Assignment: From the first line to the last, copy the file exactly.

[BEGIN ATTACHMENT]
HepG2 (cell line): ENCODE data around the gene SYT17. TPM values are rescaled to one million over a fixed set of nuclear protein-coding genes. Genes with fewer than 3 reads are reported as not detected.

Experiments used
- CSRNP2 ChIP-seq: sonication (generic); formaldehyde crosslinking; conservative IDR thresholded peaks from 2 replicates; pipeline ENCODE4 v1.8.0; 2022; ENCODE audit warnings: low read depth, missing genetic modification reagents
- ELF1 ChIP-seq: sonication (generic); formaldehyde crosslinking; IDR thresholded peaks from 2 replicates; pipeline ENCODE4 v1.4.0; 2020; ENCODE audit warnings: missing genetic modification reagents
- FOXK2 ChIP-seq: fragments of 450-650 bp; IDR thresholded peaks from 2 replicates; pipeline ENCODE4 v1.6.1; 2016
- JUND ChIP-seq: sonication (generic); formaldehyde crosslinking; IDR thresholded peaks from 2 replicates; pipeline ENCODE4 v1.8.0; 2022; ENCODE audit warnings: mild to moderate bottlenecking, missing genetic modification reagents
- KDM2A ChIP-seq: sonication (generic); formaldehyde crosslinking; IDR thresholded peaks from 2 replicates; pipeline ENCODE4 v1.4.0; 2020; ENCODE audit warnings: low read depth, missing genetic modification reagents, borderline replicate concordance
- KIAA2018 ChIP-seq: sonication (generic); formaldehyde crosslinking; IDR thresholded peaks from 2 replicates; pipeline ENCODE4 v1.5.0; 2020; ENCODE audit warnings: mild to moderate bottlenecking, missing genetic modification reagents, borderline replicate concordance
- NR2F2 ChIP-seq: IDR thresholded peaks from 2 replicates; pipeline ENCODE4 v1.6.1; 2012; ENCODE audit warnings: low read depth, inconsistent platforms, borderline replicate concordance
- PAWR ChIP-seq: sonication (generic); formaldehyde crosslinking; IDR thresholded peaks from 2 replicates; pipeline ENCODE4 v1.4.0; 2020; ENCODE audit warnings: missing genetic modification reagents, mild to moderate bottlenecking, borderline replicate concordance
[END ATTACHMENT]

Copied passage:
HepG2 (cell line): ENCODE data around the gene SYT17. TPM values are rescaled to one million over a fixed set of nuclear protein-coding genes. Genes with fewer than 3 reads are reported as not detected.

Experiments used
- CSRNP2 ChIP-seq: sonication (generic); formaldehyde crosslinking; conservative IDR thresholded peaks from 2 replicates; pipeline ENCODE4 v1.8.0; 2022; ENCODE audit warnings: low read depth, missing genetic modification reagents
- ELF1 ChIP-seq: sonication (generic); formaldehyde crosslinking; IDR thresholded peaks from 2 replicates; pipeline ENCODE4 v1.4.0; 2020; ENCODE audit warnings: missing genetic modification reagents
- FOXK2 ChIP-seq: fragments of 450-650 bp; IDR thresholded peaks from 2 replicates; pipeline ENCODE4 v1.6.1; 2016
- JUND ChIP-seq: sonication (generic); formaldehyde crosslinking; IDR thresholded peaks from 2 replicates; pipeline ENCODE4 v1.8.0; 2022; ENCODE audit warnings: mild to moderate bottlenecking, missing genetic modification reagents
- KDM2A ChIP-seq: sonication (generic); formaldehyde crosslinking; IDR thresholded peaks from 2 replicates; pipeline ENCODE4 v1.4.0; 2020; ENCODE audit warnings: low read depth, missing genetic modification reagents, borderline replicate concordance
- KIAA2018 ChIP-seq: sonication (generic); formaldehyde crosslinking; IDR thresholded peaks from 2 replicates; pipeline ENCODE4 v1.5.0; 2020; ENCODE audit warnings: mild to moderate bottlenecking, missing genetic modification reagents, borderline replicate concordance
- NR2F2 ChIP-seq: IDR thresholded peaks from 2 replicates; pipeline ENCODE4 v1.6.1; 2012; ENCODE audit warnings: low read depth, inconsistent platforms, borderline replicate concordance
- PAWR ChIP-seq: sonication (generic); formaldehyde crosslinking; IDR thresholded peaks from 2 replicates; pipeline ENCODE4 v1.4.0; 2020; ENCODE audit warnings: missing genetic modification reagents, mild to moderate bottlenecking, borderline replicate concordance